Expativersary: 5 Things I’ve Learned As An Expat

by farrah on October 25, 2013 · 14 comments

Thanks for joining me again in this reflection of our past year, our ‘Expativersary‘. I’ve enjoyed looking back on everything we’ve done and learned and hope that years from now this little blog will have survived the technology apocalypse and I can read back at all of these adventures. Today is day 5, and the official one year of stepping out of Schiphol bleary-eyed and bewildered is just around the corner- on the 30th.


Today I am thinking long and hard about five things that I’ve learned as an expat. Some surprised me, others not so much. Either way these are things that I have learned and not necessarily what ALL expats have learned. We are temporary expats, while some are serial expats. I don’t think that would be the life for us, so for now I try to appreciate each day as it comes and hope that when this is all over and we’re back on American soil I’m a better human being for it.

Home is where my kids and my husband are.

It is no secret to my family and friends back home that I am not one to get homesick. It’s not that I’m a jerk, or missing a gene, it’s simply that I have always enjoyed my own company and now- of course, the company of my offspring and the love of my life. Home to me is where THEY are. Where they go to sleep at night is where I want to sleep at night. My heart is warmed by them and the surroundings aren’t important. The structure of my home doesn’t define us or say anything other than ‘this is where my heart is’. Bottom line above all things- they are home.

The kind of person I was before shaped me for this.

Without a sense of desire to live outside of my comfort zone, this adventure never would have happened. When I was little, I had no desire to move anywhere outside of what I though of as safe. For some reason though, I always found myself in situations that I happened upon accidentally and forced me to be brave. The earliest example I can think of was when I started school. I was in the first grade and accidentally went with the wrong class on a field trip.

Growing up- I started thinking about how BIG the world was, and how it was important to see these places in person that I had heard so much about. I moved around a bit in my twenties- and held firm onto the dream that someday I would see Europe. In the end, I think that being someone who gets antsy in the same routine after a while has prepared me for this role. Good, bad or otherwise, the person I was before this experience gave me the inner strength and desire to see this through- and thus far enjoy the hell out of it. Thankfully- I have found the same in my partner.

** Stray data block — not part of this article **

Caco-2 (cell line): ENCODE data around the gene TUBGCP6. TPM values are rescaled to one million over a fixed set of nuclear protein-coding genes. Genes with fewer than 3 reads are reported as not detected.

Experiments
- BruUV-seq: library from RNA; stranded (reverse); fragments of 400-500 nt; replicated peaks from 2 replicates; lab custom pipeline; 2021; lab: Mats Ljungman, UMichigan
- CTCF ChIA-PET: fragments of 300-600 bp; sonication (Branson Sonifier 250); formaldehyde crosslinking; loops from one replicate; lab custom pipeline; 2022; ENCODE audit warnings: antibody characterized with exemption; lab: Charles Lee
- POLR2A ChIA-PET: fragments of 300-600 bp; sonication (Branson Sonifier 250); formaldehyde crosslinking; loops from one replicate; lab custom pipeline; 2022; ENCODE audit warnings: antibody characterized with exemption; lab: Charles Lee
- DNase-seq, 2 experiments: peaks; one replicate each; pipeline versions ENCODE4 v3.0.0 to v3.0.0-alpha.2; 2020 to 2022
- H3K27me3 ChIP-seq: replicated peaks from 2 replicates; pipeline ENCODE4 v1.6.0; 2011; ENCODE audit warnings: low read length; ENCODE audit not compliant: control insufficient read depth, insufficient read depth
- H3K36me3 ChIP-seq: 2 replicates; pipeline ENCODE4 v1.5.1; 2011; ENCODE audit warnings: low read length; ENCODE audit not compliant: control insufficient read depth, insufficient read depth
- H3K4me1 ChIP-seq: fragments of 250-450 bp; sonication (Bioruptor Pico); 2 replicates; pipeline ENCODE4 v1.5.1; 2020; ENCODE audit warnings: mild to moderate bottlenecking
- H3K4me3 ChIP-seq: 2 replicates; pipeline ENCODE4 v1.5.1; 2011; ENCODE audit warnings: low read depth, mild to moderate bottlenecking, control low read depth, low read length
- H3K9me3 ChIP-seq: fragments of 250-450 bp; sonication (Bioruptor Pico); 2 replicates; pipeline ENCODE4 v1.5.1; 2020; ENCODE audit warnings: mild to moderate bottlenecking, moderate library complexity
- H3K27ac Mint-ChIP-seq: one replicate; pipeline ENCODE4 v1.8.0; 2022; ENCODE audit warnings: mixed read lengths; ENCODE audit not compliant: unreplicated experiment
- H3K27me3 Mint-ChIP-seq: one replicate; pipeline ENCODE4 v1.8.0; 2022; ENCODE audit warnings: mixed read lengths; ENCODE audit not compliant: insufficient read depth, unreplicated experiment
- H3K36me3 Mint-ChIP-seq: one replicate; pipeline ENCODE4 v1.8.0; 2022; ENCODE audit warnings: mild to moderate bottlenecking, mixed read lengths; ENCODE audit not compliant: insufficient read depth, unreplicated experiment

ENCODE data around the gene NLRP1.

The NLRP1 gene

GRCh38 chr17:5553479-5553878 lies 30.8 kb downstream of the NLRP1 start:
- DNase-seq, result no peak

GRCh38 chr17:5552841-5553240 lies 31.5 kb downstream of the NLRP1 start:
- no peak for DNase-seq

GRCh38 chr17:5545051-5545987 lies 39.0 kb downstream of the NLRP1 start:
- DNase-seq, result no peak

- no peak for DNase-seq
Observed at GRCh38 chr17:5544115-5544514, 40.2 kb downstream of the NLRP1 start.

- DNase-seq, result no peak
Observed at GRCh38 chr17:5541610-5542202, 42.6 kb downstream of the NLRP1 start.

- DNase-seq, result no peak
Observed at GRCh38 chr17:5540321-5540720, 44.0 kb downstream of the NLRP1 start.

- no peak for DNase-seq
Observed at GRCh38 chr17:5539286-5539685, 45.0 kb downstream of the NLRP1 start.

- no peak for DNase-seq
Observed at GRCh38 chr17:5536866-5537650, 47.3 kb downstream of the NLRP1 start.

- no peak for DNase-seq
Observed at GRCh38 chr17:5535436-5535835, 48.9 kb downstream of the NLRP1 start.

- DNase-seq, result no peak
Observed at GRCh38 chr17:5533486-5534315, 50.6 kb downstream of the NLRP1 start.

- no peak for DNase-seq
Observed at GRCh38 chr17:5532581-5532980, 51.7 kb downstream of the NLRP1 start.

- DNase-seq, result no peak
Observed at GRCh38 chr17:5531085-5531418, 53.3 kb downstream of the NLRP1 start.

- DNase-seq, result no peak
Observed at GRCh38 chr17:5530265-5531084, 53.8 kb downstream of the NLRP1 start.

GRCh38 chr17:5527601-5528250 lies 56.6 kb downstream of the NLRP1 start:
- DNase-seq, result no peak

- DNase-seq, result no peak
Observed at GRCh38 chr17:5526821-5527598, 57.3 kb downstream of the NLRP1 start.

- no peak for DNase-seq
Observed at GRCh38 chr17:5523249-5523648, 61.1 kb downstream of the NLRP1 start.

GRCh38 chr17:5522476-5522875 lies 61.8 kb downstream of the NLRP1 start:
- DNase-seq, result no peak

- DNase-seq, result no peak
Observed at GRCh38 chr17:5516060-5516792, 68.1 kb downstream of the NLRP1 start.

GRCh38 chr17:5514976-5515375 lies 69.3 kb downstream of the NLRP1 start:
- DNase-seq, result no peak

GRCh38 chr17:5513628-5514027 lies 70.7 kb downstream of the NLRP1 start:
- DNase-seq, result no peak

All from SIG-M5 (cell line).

Being different is ok. It’s supposed to be that way.

There’s a startling difference in the way things are done over here. For example, I have had conversations with other expat friends of mine and we have talked about how customer service is a completely different experience over here. You go into a store- rarely, if ever, are you approached by an employee and asked if you need assistance. Furthermore, my husband has told me how his boss says that Americans have this crazy standard for customer service. We’re over the top. I am someone with a long line of restaurant, retail and teacher background (because really, aren’t teachers masters of customer service?) and the idea of courtesy and helpfulness in ingrained in me. It’s a little like cold water thrown in your face when you’re ignored in Europe.

I could say how awful, rude, etc. this aspect is- but in reality that is just not the way here. I respect that. It has given me moments to pause and reflect upon our own society and the way others see us. It’s not a bad thing by any means- but it’s a difference in culture. While the world is still not completely the same, it’s something to experience most definitely. The important part (I think) is not to be offended- just realize that it’s different. End of story.

Be open-minded, adventurous and brave or go home.

You simply cannot move to another country and have a positive experience if you are just going to sit there and a) compare everything to the way things are done at home and b) refuse to see life through the eyes of another culture. Yes, it’s scary. You tend to see things that aren’t so flattering about yourself and possibly where you came from- that’s reality. If you’re not desiring to have an adventure in any way- don’t bother. Eating, shopping, even dressing will be different. If you can’t accept or tolerate new changes or ideas, being and expat is not for you. I’ve always thought this to be true in my mind- but living it has made it an absolute reality.

Kids are more flexible than we know.

In a million years I had no idea the boys would take to this experience as well as they have. I’ve written at length my observation of school, friendships and personal happiness of the kids. They have blown my mind and overall the most exciting thing about the past year for me. Trust them. They know what they’re doing and they can probably handle more than you think they can.

Bonus #6: Don’t worry about it ending. Be thankful that it happened at all.

Yes, I know, this is a twist on that famous quote most often associated with romantic relationships coming to an end. But this is so true. I am, by nature- a worrier. I have always worried about everything from early on and way back. It has been a true test of my resolve to NOT worry about whatever we’re doing coming to an end. Be it a road trip to France, this expat experience as a whole- or childhood. I am not going to mourn the loss of something just because it is morphing into something else. I’m working on it- constantly reminding myself, and it’s hard. But I try.